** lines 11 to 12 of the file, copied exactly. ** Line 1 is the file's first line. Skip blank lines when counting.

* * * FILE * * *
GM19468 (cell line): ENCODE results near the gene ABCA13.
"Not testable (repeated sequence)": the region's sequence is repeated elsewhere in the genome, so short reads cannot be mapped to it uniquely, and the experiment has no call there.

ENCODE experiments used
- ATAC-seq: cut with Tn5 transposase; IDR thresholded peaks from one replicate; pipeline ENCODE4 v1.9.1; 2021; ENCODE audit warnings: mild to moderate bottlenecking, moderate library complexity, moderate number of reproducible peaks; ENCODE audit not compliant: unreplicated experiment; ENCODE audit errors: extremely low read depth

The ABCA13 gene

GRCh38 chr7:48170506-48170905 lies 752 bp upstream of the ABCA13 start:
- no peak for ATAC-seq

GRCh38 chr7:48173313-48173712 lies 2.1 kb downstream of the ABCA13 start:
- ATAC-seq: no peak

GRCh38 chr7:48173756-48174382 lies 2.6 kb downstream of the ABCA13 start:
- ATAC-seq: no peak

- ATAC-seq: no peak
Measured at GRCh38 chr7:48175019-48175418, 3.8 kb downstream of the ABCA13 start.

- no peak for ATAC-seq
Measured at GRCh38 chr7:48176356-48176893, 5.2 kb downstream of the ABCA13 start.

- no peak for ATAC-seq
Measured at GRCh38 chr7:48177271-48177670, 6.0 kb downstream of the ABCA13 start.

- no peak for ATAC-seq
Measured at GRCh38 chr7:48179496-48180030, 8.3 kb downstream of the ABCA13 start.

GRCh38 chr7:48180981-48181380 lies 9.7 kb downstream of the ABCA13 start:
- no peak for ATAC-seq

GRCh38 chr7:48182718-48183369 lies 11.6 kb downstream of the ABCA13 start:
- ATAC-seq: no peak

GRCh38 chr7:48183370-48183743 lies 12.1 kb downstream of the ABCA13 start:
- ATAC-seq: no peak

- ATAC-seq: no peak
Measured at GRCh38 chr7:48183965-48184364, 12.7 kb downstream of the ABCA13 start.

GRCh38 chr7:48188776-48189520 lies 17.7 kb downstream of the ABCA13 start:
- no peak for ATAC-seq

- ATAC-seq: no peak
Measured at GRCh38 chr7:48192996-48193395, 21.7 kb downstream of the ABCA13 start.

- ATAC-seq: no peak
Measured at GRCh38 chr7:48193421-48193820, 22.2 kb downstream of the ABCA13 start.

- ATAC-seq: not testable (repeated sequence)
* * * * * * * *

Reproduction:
- ATAC-seq: no peak

- ATAC-seq: no peak